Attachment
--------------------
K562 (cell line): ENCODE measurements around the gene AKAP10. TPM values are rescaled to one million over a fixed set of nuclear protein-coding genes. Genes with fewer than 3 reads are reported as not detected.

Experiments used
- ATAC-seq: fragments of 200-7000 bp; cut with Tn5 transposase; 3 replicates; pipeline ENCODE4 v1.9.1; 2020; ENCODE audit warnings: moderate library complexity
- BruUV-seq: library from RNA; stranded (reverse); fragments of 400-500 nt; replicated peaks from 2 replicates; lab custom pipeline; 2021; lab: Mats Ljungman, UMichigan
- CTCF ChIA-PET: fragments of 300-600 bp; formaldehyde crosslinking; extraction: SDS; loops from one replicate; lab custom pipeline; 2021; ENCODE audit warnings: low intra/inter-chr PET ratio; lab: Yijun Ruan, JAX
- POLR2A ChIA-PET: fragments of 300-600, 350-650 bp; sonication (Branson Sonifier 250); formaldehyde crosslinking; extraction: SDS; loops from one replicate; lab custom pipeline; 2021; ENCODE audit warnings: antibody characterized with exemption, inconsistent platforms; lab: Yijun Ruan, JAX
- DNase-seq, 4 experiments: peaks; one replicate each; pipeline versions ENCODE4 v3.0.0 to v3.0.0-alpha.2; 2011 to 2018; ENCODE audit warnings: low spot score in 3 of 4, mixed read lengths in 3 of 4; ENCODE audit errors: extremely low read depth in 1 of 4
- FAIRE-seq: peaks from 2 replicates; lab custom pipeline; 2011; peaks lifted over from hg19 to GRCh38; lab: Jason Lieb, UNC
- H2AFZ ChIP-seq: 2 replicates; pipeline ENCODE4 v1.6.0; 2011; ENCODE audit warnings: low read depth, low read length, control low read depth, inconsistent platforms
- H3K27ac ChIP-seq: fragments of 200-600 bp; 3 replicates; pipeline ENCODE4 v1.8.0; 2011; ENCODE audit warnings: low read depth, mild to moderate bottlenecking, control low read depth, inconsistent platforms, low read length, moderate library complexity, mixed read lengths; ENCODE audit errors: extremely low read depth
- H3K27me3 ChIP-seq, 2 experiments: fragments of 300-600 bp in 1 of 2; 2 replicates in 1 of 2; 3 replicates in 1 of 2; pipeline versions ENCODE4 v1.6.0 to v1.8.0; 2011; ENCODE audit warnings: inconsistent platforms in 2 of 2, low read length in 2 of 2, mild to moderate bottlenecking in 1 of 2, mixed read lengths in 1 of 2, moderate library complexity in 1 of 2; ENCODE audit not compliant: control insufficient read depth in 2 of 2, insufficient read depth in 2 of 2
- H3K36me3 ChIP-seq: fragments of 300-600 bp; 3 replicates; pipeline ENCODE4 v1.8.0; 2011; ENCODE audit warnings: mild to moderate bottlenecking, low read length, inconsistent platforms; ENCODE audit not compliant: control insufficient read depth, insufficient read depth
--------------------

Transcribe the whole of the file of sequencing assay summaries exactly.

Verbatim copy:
K562 (cell line): ENCODE measurements around the gene AKAP10. TPM values are rescaled to one million over a fixed set of nuclear protein-coding genes. Genes with fewer than 3 reads are reported as not detected.

Experiments used
- ATAC-seq: fragments of 200-7000 bp; cut with Tn5 transposase; 3 replicates; pipeline ENCODE4 v1.9.1; 2020; ENCODE audit warnings: moderate library complexity
- BruUV-seq: library from RNA; stranded (reverse); fragments of 400-500 nt; replicated peaks from 2 replicates; lab custom pipeline; 2021; lab: Mats Ljungman, UMichigan
- CTCF ChIA-PET: fragments of 300-600 bp; formaldehyde crosslinking; extraction: SDS; loops from one replicate; lab custom pipeline; 2021; ENCODE audit warnings: low intra/inter-chr PET ratio; lab: Yijun Ruan, JAX
- POLR2A ChIA-PET: fragments of 300-600, 350-650 bp; sonication (Branson Sonifier 250); formaldehyde crosslinking; extraction: SDS; loops from one replicate; lab custom pipeline; 2021; ENCODE audit warnings: antibody characterized with exemption, inconsistent platforms; lab: Yijun Ruan, JAX
- DNase-seq, 4 experiments: peaks; one replicate each; pipeline versions ENCODE4 v3.0.0 to v3.0.0-alpha.2; 2011 to 2018; ENCODE audit warnings: low spot score in 3 of 4, mixed read lengths in 3 of 4; ENCODE audit errors: extremely low read depth in 1 of 4
- FAIRE-seq: peaks from 2 replicates; lab custom pipeline; 2011; peaks lifted over from hg19 to GRCh38; lab: Jason Lieb, UNC
- H2AFZ ChIP-seq: 2 replicates; pipeline ENCODE4 v1.6.0; 2011; ENCODE audit warnings: low read depth, low read length, control low read depth, inconsistent platforms
- H3K27ac ChIP-seq: fragments of 200-600 bp; 3 replicates; pipeline ENCODE4 v1.8.0; 2011; ENCODE audit warnings: low read depth, mild to moderate bottlenecking, control low read depth, inconsistent platforms, low read length, moderate library complexity, mixed read lengths; ENCODE audit errors: extremely low read depth
- H3K27me3 ChIP-seq, 2 experiments: fragments of 300-600 bp in 1 of 2; 2 replicates in 1 of 2; 3 replicates in 1 of 2; pipeline versions ENCODE4 v1.6.0 to v1.8.0; 2011; ENCODE audit warnings: inconsistent platforms in 2 of 2, low read length in 2 of 2, mild to moderate bottlenecking in 1 of 2, mixed read lengths in 1 of 2, moderate library complexity in 1 of 2; ENCODE audit not compliant: control insufficient read depth in 2 of 2, insufficient read depth in 2 of 2
- H3K36me3 ChIP-seq: fragments of 300-600 bp; 3 replicates; pipeline ENCODE4 v1.8.0; 2011; ENCODE audit warnings: mild to moderate bottlenecking, low read length, inconsistent platforms; ENCODE audit not compliant: control insufficient read depth, insufficient read depth